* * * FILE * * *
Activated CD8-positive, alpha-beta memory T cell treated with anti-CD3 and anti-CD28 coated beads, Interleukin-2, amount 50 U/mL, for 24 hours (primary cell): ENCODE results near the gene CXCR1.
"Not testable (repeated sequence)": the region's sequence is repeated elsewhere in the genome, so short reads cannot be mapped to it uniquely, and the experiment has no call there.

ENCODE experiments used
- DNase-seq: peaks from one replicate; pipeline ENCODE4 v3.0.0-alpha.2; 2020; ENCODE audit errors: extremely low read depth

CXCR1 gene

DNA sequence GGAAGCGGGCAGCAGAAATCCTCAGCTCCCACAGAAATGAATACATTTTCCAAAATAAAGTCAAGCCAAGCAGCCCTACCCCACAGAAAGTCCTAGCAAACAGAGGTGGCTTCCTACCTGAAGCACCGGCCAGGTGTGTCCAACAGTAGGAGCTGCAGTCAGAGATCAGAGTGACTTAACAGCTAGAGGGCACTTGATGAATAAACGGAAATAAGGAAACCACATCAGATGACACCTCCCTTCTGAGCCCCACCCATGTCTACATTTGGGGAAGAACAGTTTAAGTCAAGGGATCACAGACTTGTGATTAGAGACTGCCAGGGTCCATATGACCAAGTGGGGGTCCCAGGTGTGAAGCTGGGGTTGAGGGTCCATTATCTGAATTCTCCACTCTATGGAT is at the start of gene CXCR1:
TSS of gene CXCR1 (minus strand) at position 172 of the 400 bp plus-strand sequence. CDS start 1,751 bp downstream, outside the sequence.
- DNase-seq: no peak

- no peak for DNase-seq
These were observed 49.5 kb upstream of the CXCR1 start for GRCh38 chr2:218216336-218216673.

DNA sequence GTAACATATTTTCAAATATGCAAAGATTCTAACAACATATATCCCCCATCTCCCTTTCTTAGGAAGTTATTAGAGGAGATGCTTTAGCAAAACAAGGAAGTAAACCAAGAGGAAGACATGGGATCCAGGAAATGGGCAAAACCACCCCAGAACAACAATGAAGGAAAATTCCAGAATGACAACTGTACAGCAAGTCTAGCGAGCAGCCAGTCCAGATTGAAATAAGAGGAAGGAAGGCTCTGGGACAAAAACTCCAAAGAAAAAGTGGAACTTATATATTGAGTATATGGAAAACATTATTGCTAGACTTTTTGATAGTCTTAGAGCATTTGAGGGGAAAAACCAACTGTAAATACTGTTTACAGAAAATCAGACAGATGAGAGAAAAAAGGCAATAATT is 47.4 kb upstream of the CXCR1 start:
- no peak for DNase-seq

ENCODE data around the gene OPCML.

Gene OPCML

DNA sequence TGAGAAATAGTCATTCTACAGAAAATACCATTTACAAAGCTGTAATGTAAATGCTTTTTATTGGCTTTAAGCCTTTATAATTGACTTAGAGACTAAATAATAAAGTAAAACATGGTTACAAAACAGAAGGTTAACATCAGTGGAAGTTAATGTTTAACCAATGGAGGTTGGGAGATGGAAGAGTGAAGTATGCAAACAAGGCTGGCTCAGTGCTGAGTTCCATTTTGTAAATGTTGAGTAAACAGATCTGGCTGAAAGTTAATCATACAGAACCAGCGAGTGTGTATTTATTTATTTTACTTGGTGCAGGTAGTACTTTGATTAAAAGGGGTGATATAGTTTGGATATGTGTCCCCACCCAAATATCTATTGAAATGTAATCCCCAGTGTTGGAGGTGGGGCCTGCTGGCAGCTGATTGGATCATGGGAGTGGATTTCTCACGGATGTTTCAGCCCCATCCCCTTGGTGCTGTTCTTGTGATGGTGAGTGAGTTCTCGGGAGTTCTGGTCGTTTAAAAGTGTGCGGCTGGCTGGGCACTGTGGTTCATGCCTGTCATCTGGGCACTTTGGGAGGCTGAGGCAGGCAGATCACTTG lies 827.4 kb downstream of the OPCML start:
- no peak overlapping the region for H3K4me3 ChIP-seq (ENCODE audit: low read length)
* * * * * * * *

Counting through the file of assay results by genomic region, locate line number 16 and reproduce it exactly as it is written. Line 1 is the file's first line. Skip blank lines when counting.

- no peak overlapping the region for H3K4me3 ChIP-seq (ENCODE audit: low read length)